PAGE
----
Starbucks has announced it will suspend advertising on some social media
platforms in response to hate speech.
The coffee giant joins global brands including Coca-Cola, Diageo and
Unilever which have recently removed advertising from social platforms.
A Starbucks spokesperson told the BBC the social media "pause" would not
include YouTube, owned by Google.
"We believe in bringing communities together, both in person and online,"
Starbucks said in a statement.
The brand said it would "have discussions internally and with media
partners and civil rights organizations to stop the spread of hate
speech". But it will continue to post on social media without paid
promotion, it said.
The announcement came after Coca-Cola called for "greater accountability"
from social media firms.
Coca Cola said it would pause advertising on all social media platforms
globally, while Unilever, owner of Ben & Jerry's ice cream, said it would
halt Twitter, Facebook and Instagram advertising in the US "at least"
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The announcements follow controversy over Facebook's approach to
moderating content on its platform - seen by many as too hands off. It
came after Facebook said on Friday it would begin to label potentially
harmful or misleading posts which have been left up for their news value.
Founder Mark Zuckerberg said Facebook would also ban advertising
containing claims "that people of a specific race, ethnicity, national
origin, religious affiliation, caste, sexual orientation, gender identity
or immigration status" are a threat to others.
The organisers of the #StopHateforProfit campaign, which has accused
Facebook of not doing enough to stop hate speech and disinformation, said
the "small number of small changes" would not "make a dent in the
Starbucks said that while it was suspending advertising on some social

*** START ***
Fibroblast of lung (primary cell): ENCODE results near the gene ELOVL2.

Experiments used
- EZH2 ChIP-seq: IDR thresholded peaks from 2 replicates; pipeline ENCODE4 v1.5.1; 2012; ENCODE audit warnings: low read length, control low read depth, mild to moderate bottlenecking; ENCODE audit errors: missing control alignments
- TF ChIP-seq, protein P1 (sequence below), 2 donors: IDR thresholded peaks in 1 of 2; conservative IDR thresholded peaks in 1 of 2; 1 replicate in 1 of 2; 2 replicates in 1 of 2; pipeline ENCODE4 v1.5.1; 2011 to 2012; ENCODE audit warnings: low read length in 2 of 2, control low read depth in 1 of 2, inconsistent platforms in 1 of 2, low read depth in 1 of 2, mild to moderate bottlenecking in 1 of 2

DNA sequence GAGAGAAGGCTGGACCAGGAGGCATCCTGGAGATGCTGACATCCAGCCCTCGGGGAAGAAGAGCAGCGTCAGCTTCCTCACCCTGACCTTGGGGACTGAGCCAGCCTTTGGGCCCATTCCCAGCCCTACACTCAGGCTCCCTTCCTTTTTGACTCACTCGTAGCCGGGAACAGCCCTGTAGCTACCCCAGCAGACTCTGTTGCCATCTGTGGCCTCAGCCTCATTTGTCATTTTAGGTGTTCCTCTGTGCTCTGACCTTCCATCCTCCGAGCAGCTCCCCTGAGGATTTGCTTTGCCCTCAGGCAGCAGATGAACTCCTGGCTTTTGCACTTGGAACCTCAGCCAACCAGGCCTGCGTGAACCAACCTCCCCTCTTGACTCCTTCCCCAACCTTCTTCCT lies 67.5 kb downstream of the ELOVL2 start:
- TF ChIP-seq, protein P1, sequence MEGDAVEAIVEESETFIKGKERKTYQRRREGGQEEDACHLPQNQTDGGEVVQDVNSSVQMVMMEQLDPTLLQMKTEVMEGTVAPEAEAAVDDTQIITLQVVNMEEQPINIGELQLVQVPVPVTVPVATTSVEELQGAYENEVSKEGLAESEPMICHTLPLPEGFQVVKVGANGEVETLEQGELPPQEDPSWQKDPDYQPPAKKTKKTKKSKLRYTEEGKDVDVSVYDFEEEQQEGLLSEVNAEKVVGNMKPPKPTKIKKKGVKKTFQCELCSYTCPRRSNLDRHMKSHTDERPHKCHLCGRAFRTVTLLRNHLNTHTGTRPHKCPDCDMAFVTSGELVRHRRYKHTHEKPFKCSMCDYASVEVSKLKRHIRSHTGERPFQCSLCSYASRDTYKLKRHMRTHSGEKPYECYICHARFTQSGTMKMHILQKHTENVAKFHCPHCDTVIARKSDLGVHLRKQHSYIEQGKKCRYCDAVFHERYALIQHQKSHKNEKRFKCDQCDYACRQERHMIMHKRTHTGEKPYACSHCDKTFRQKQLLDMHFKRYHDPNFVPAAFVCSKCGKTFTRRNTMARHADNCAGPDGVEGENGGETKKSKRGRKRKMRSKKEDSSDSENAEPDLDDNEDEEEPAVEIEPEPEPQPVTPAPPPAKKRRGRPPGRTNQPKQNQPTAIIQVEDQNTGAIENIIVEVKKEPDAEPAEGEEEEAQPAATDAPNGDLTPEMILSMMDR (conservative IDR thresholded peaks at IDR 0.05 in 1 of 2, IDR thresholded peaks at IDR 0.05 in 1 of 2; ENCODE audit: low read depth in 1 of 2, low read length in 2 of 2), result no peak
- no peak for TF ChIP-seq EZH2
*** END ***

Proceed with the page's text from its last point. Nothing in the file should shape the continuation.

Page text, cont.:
platforms, it would not join the #StopHateForProfit campaign. More than
150 companies have paused advertising in support of #StopHateforProfit.
Coca-Cola also told CNBC its advertising suspension did not mean it was
joining the campaign, despite being listed as a "participating business".
The campaign has urged Mr Zuckerberg to take further steps, including
establishing permanent civil rights "infrastructure" within Facebook;
submitting to independent audits of identity-based hate and
misinformation; finding and removing public and private groups publishing
such content; and creating expert teams to review complaints.
In an interview with Reuters, one of the campaign's organisers said it
would also call on European firms to join the boycott. "The next frontier
is global pressure," said Jim Steyer, the chief executive of Common Sense
Media. He added that the campaign hoped European regulators would take a
harder stance on social media firms such as Facebook.
In June, the European Commission announced new guidelines for companies to
submit monthly reports on how they are handling coronavirus-related
Last year, Facebook reported a 27% increase in advertising revenue on the
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